Avalanche lily

Lupine

Pasqueflower

Bear grass

After a brief break, we began the trek back to Longmire. For me, this was the longest hike I had attempted in a while, so I was ready to be done with it after the first couple miles on the way back :D Thankfully, the shade helped with the warm temperatures we were descending to. We paused at Pyramid Creek to refuel near a shady shrub that had zero mosquitoes, and returned to the car at about 4:00 p.m. After picking up Arnold Palmers and a Mount Rainier shirt for Onur, we headed back towards Seattle, capping off our day with dinner at Naan-N-Curry in Renton.

Hike #2: Shannon Ridge

Mount Baker-Snoqualmie National Forest & North Cascades National Park

8.0 miles round-trip, 2500 feet elevation gain

The next day we headed to Mount Baker, again on a trail that neither of us had done before. Grace had spotted it in one of her hiking books, and it seemed like it had spectacular views and would be less mileage and elevation than the day before. The only question mark was the condition of the trail—a couple sources mentioned that scrambling was necessary and that the trail was deeply eroded and rooty in some sections. It made me kind of nervous because we had done a hard hike the day before, but I felt it could be doable if we took our time, so that’s exactly what we did.

The drive was quite long from Seattle, about 2.5 hours one-way, and the last 5 miles were a slow drive on a gravelly and deeply potholed road. We arrived a little after 9:00 a.m. and were surprised to find a privy and clearly marked trailhead with maps and camping information. It turns out the trail is a popular route for climbers doing the Sulphide Glacier Route to Mount Shuksan, and we passed several groups coming up and returning from their climbs. Ultimately, no scrambling was needed. The trail ended up being a combination of Mount Si’s grade with some heavily eroded and rooted sections like the old trail to Mailbox Peak. Not difficult, just a little slow-going in those sections. I was glad I had on pants versus shorts for the brushy stretches.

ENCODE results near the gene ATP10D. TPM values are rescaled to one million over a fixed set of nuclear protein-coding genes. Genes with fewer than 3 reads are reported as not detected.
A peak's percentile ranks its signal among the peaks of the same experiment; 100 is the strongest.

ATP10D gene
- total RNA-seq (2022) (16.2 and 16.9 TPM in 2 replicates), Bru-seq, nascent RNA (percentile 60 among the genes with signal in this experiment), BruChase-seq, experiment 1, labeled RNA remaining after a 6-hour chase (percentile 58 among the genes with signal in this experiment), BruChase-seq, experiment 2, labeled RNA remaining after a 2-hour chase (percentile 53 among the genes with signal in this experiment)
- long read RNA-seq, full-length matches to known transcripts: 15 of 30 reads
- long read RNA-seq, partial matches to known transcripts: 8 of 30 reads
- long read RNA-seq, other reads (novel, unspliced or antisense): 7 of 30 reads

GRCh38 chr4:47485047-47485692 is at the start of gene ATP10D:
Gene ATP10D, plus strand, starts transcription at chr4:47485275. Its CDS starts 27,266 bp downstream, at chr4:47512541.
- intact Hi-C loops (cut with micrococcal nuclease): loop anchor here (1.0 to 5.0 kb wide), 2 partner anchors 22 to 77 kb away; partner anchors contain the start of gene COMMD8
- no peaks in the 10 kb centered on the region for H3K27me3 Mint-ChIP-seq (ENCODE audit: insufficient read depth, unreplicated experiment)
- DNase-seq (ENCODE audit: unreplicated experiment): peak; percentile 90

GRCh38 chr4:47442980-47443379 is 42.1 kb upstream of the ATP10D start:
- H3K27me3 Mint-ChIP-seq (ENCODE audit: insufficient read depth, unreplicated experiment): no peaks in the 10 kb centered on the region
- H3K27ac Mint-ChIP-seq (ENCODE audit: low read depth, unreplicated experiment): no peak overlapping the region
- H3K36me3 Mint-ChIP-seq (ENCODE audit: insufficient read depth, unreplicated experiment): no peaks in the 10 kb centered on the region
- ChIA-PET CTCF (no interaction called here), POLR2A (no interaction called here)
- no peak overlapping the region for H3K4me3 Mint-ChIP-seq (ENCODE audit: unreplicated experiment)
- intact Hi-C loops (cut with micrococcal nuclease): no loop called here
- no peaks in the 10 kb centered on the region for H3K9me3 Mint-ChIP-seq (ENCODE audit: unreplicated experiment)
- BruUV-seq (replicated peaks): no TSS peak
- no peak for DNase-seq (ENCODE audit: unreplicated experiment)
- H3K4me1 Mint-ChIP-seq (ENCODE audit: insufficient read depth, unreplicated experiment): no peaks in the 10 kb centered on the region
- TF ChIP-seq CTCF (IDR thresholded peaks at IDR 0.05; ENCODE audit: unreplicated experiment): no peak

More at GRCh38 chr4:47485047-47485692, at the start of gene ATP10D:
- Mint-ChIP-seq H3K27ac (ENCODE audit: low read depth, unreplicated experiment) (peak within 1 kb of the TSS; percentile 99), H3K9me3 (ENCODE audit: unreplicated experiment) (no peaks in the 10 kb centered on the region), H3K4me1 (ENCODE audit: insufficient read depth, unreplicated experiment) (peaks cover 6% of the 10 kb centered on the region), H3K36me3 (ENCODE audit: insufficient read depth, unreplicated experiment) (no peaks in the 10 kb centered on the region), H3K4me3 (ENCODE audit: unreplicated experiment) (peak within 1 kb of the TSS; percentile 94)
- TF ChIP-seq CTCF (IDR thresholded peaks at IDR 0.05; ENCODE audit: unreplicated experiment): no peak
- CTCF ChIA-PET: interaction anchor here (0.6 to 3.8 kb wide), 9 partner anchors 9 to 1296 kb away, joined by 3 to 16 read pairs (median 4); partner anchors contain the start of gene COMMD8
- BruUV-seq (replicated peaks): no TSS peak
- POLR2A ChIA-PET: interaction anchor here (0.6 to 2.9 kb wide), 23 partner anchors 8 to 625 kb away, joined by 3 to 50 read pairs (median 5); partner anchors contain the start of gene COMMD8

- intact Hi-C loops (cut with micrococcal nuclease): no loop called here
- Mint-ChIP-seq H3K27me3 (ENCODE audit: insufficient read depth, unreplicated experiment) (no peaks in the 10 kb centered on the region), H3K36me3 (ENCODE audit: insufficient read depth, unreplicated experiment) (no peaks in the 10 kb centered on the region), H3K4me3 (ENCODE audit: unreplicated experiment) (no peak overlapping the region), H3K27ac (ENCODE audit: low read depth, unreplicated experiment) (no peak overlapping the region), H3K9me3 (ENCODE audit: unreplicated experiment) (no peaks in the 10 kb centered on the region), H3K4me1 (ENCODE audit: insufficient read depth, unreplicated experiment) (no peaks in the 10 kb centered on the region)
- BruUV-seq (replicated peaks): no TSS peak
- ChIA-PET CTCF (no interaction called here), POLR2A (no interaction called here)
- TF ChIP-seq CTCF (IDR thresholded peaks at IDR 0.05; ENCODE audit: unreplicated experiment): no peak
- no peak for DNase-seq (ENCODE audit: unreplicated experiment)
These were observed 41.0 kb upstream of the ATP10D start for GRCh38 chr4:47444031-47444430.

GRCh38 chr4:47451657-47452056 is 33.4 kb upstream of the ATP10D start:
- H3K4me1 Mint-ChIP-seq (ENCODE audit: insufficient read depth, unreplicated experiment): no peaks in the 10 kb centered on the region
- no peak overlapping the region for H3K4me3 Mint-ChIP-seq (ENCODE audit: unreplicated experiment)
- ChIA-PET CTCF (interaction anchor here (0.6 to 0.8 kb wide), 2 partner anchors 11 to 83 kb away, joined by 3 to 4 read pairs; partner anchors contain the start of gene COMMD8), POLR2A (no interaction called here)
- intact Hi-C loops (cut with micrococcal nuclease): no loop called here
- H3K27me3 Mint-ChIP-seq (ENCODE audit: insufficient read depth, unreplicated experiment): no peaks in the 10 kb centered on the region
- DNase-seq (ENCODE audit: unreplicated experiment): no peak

shannon ridge trail

At one point we met a climb leader from Rye, New York. After making introductions all around and then going on our separate ways, Grace and I laughed when overheard him say, “Just four New Yorkers on the trail.” :D

When I think about the things I miss about hiking in Seattle (the shade, the wilderness, the dynamic mountain views), this chit-chatting and information exchange and general camaraderie is high on the list. I think it’s like this because the wilderness demands it—trails are generally more remote, more wild, and less regulated than the immediate Bay Area (excluding the Sierra Nevada of course). Exchanging information is as much a safety tactic as it is a kind gesture.

In any case, we reached a tree-filled view of Mount Baker as we arrived on Shannon Ridge. We kept hiking north to the signed boundary of North Cascades National Park where we saw several flattened campsites on either side of the boundary. We picked one with a clear view and took what felt like a million pictures :) Thankfully, fewer bugs bothered us here, so we could really take our time and take it in.

Looking west to Mount Baker, with mountain heather in the foreground

View from our lunch spot. Dirty girl gaiters :)

I think that neither Grace nor I expected the hikes to be as beautiful as they were, and it was just a wonderful long weekend catching up with a dear friend and seeing Mount Rainier and Mount Baker again. We got so lucky with two bluebird days too! Back in the Golden State, I’m pretty sore from our adventuresome hikes, but freshly inspired to seek out more mountains :)

Have a fantastic weekend :)

Mount Rainier on the way to Mirror Lakes